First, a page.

A Kuwaiti national has been kidnapped in Lebanon by a group of unknown assailants, stoking fears of a spillover of violence from the conflict in neighbouring Syria.
The Lebanese National News Agency reported on Saturday the kidnapping happened in the town of Howsh al-Ghanam in the Bekaa valley.
A security official said there had been a number of kidnappings for ransom that are unrelated to political tensions or the conflict gripping neighbouring Syria.
“There are no signs that the kidnapping was politically motivated,” he said.
Kuwait and several other Gulf states last week ordered their nationals to leave the country in the face of threats, particularly against Saudis and Qataris.
Al Jazeera’s James Bays, reporting from Lebanon, said the powerful al-Meqdad clan, which admitted to recent revenge kidnappings, had denied any involvement in the abduction of the Kuwaiti.
“There have been kidnappings in Lebanon, and some of those were for ransom by criminals, but the main reason behind the kidnappings is because groups here say they want a family member to be released in Syria where they are being held,” Bays said.
Bays added that a Lebanese male hostage was confirmed released in Syria on Saturday and he had spoken to Al Jazeera on camera.
Hussein Ali Omar, one of 11 Lebanese Shia pilgrims, was shown crossing the border into Turkey, and then spoke to Al Jazeera praising his captors.
“We thank the brothers, rebels of Syria, for their treatment… We have been guests, not captives,” Omar said.
“All the other pilgrims are safe and sound. We have been very well treated, as if we were at home.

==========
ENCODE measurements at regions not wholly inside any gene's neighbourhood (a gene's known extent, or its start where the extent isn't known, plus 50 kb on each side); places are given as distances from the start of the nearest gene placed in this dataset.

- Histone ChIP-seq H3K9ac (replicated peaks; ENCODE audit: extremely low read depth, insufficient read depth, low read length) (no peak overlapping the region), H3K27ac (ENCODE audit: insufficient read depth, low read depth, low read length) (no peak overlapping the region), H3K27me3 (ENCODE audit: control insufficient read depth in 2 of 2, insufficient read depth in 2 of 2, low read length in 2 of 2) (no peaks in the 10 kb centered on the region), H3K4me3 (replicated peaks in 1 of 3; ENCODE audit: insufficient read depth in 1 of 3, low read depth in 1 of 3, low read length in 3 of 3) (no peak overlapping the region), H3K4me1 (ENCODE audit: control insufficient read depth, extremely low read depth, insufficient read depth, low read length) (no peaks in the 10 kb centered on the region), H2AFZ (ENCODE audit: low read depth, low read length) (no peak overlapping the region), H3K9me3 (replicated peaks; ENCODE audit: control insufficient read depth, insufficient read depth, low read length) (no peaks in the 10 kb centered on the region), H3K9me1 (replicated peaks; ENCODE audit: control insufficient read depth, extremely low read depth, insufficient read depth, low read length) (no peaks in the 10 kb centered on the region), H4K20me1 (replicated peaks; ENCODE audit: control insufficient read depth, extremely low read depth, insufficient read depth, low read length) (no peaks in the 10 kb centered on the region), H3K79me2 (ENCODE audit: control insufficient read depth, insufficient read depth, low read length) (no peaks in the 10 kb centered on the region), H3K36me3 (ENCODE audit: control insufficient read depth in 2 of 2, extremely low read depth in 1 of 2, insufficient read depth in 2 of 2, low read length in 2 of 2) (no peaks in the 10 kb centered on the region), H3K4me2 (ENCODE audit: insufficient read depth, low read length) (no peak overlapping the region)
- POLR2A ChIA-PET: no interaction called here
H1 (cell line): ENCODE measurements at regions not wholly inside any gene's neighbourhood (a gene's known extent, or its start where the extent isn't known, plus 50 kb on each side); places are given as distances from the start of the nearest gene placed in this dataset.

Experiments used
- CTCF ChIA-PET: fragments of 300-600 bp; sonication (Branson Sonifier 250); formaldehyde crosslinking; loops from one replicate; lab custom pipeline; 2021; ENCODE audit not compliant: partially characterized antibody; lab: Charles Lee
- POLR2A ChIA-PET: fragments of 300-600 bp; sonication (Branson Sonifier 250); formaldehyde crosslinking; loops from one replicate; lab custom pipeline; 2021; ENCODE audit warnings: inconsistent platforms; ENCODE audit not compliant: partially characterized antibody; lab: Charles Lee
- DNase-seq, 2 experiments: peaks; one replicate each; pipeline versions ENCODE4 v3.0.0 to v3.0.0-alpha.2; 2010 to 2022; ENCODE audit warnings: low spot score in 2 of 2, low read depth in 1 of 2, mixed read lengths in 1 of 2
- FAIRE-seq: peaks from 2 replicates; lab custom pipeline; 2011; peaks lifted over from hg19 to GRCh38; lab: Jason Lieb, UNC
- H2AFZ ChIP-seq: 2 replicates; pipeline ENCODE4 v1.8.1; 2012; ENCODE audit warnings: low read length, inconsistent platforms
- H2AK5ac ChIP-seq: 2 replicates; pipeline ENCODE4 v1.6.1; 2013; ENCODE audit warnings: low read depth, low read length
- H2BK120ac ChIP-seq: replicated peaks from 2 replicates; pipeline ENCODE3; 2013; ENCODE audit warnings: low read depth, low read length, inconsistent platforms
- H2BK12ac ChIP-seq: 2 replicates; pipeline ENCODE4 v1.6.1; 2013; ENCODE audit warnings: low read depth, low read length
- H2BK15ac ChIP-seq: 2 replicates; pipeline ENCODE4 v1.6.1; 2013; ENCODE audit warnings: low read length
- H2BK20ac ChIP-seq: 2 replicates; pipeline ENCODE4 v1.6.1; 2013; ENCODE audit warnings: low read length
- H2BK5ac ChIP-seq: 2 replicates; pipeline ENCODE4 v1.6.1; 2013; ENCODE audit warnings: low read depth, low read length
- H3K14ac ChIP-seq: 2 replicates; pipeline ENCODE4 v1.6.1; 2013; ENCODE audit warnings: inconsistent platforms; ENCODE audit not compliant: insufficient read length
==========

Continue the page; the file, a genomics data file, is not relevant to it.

“We call on the Lebanese people and the dormant Arab peoples, to stand up and support this oppressed people of Syria,” he said.
The Syrian captors said in a statement that Omar was released as a “goodwill gesture” in response to a request by a group of Lebanese Muslim clerics.
The statement said that the fate of the remaining captives would be determined “after sending letters to countries neighbouring Syria”. It did not elaborate.
The Turkish foreign ministry welcomed Omar’s release and voiced hopes that the remaining pilgrims “will be released as soon as possible.”
“It is clear that such actions as hostage-taking will benefit nobody in the region which has been passing through a delicate time,” the ministry said in a statement.
“Putting an end to such actions without harming anyone is quite important for regional stability.”
Lebanese media had reported that four of the hostages were killed when a government warplane bombed the northern Syrian town of Aazaz earlier this month.